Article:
Modern Manufacturing: Machines Learning from Machine Learning


Industry Trends

The manufacturing production value stream hinges on efficiency and a surefire guarantee of as little error as humanly possible from concept to delivery of a service or product. However, as competition and a need for responsiveness and agility increases, what is “humanly” possible is no longer good enough. Production facilities are integrating more artificial intelligence (AI) technologies into daily operations. This integration of artificial intelligence not only helps project managers increase efficiency, but also helps modern manufacturing facilities of all types (assembly, machining and raw material processing) predict and prevent future failures before cost impacts or catastrophic events, much better than a human could.

Smarter, Better, Faster

AI is already solving some of the biggest problems facing industry today in terms of efficiency and production output. For example, many project managers face the challenge of synchronizing product design, process capabilities and production capacity, which directly impact schedule, cost, and scope required to meet customer expectations. This is exacerbated when the factory has non-collocated or remote design engineering support with limited visibility into operational health (inventory, design, supplier, machine health, scheduling).

Forward-looking manufacturers are also using AI to predict work-in-progress (WIP) queuing up in front of constraint machines within the factory floor. By decreasing WIP, the manufacturer can cut down on lead time and service more customer orders, leading to higher revenue per factory. They are also harnessing AI to extend their product lines by anticipating what process steps will result in scrapped parts.

Additionally, predictability in operations has long been unexplored by manufacturers: most of the data that operators have been able to collect and analyze in the past are simply capable of presenting past information for human processing, but never before have machines been able to essentially anticipate what’s coming next. We’ve never had technology that’s been able to critically think for us, or further, been able to demonstrate its reasoning.

The benefits of this machine-driven predictability and learning for manufacturing are proving to be significant. For example, AI-based machine prognostics models have delivered substantial improvements in reducing unplanned downtime of critical equipment and spare parts inventory cost by predicting machine failures with sufficient forewarning. This allows operators and GMs to streamline their operations and supply chains, maximize production output, and reduce costs from idle machine operators.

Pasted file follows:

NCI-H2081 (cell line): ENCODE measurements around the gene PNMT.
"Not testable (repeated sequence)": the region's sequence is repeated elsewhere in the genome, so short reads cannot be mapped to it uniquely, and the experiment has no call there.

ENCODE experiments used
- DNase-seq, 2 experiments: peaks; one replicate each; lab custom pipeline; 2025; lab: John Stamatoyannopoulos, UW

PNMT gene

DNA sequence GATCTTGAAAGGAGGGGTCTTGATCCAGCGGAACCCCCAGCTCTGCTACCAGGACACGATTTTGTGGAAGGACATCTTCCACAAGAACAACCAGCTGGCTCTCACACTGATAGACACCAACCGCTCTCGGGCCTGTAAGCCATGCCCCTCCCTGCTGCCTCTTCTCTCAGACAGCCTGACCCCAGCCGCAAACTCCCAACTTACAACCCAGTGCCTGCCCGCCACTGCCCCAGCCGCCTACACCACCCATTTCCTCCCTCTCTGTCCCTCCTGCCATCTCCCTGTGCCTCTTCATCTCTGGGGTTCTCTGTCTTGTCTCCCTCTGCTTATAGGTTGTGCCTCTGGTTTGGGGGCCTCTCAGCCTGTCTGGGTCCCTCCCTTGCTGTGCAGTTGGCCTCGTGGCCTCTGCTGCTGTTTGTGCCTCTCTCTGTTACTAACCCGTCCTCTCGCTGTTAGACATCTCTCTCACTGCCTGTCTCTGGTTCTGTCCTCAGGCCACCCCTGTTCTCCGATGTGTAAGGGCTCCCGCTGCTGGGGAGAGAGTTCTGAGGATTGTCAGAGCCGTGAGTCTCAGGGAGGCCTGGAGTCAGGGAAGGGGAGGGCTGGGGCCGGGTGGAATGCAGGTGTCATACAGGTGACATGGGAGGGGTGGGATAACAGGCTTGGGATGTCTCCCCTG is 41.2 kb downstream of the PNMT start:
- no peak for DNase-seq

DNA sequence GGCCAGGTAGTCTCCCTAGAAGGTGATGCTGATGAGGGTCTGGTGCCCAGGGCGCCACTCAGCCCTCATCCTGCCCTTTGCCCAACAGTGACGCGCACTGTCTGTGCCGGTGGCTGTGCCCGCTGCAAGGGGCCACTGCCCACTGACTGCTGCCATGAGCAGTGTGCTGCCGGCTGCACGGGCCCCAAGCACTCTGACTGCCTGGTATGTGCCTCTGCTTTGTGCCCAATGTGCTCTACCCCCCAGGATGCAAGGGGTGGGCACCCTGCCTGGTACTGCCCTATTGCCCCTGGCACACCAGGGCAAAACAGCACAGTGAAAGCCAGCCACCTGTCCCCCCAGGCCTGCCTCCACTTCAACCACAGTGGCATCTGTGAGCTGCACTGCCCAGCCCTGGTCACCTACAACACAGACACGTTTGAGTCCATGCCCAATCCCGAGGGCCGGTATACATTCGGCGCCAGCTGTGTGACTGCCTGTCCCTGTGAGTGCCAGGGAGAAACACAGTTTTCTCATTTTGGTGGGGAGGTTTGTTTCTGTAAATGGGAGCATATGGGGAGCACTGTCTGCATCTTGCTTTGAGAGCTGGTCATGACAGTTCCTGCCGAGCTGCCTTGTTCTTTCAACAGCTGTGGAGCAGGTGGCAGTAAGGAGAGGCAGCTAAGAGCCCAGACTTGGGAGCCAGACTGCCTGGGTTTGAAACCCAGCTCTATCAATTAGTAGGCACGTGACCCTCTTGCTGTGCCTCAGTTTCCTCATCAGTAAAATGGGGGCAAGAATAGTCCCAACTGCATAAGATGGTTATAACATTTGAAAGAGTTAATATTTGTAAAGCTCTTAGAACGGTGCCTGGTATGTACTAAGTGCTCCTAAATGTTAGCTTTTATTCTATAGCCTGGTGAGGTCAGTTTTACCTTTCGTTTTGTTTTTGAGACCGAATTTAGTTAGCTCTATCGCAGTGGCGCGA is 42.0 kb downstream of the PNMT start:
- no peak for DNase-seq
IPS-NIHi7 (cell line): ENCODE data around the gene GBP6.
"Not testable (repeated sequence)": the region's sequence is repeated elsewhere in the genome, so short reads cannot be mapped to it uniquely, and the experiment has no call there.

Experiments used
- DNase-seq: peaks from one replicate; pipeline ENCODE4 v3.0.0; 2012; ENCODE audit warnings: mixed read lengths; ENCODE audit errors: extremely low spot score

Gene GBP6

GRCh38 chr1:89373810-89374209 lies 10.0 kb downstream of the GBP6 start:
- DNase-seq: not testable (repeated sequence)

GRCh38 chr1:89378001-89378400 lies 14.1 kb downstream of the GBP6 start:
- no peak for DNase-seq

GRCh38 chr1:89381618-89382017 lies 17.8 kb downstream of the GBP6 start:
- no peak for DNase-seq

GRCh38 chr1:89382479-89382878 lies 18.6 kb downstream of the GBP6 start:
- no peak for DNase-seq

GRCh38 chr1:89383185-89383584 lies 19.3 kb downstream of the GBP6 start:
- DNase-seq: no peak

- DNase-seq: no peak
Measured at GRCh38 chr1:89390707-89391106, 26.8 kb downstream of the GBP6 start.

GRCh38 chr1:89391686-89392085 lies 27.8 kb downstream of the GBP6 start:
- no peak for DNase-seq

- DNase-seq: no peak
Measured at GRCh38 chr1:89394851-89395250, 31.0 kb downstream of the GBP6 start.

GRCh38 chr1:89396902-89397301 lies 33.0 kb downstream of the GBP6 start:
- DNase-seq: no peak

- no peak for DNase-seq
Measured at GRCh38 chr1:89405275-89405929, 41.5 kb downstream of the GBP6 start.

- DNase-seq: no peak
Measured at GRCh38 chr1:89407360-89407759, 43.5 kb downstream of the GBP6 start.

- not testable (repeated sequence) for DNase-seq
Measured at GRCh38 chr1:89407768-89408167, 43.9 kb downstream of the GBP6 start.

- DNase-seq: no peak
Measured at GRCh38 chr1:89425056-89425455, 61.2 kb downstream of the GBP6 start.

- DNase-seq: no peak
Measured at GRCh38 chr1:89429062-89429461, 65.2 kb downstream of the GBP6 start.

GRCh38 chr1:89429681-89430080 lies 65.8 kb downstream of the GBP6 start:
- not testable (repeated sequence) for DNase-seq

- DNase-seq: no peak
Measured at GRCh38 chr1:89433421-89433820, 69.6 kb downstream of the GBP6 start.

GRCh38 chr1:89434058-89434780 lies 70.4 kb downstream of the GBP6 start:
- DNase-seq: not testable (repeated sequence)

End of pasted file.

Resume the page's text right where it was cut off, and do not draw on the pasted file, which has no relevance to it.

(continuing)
ROI of Industrial IoT

The ROI of applying machine intelligence to industrial operations is undeniable, though it varies based on the complexity of the operation and the equipment. For example, a product design issue for a turbine at a large industrial operator was missed by the original equipment manufacturer and the operator itself. The product design issue caused damage that could have led to catastrophic failure, destroying the compressor and the rotor. Machine intelligence predicted this failure before it could occur. The operator estimated the cost of this failure would have been over $100 million in parts and replacement. This is easily 50 to 100 times return on investment.

Challenge in applying AI and ML to industrial processes

Machine learning can be used in almost every facet of modern industrial processes, including improvements to product design collaboration and predictive operations. While industrial AI has proven its value, like most things, it needs to overcome a few challenges.

For many manufacturers, the lack of effective IT support is one of the biggest challenges. Even at Fortune 500 firms, production in the factories is not as sophisticated as it can be due to restrictions from IT, which can limit an operator’s ability to digitize. These limitations have included things like a prohibitively high bar for security standards, resisting cloud adoption, or favoring approved vendors over new ones. Secondly, IT organizations are struggling with managing industrial data, with their wide variety of formats and often incompatible systems.

Next wave of industrial automation

Today, AI is solving narrow problems with unparalleled accuracy and precision. The next wave of AI will expand its role in solving even more challenging problems.  Some examples may include making sophisticated decisions due to enhanced situational awareness and supporting strategic decisions by finding nuanced relationships in large data sets.

In the next two to five years, we’ll likely see the adoption of “mixed reality,” which is the combination of augmented reality (AR) and virtual reality (VR). AR and VR are still early on their adoption curves; however, mixed reality is gaining popularity due to its potential for tremendous benefits, especially for aging workforce issues. For example, augmented reality, driven by natural language processing, could walk a technician through steps to make repairs, highlighting parts involved, displaying instructions, and facilitating a call with a remote expert.

To increase efficiency and remain competitive, project managers and manufacturing facilities will require artificial intelligence. As companies overcome obstacles to adoption and recognize the value, AI technologies will become increasingly critical to staying viable. Early adopters of machine learning are likely to progress to incorporating mixed reality in order to maintain competitive advantage.

About the Author:

Usman Shuja is founding executive and general manager of industrial IoT at SparkCognition, a global leader in cognitive computing analytics. He is responsible for the company’s industrial IoT go-to-market efforts, strategy and product offerings.


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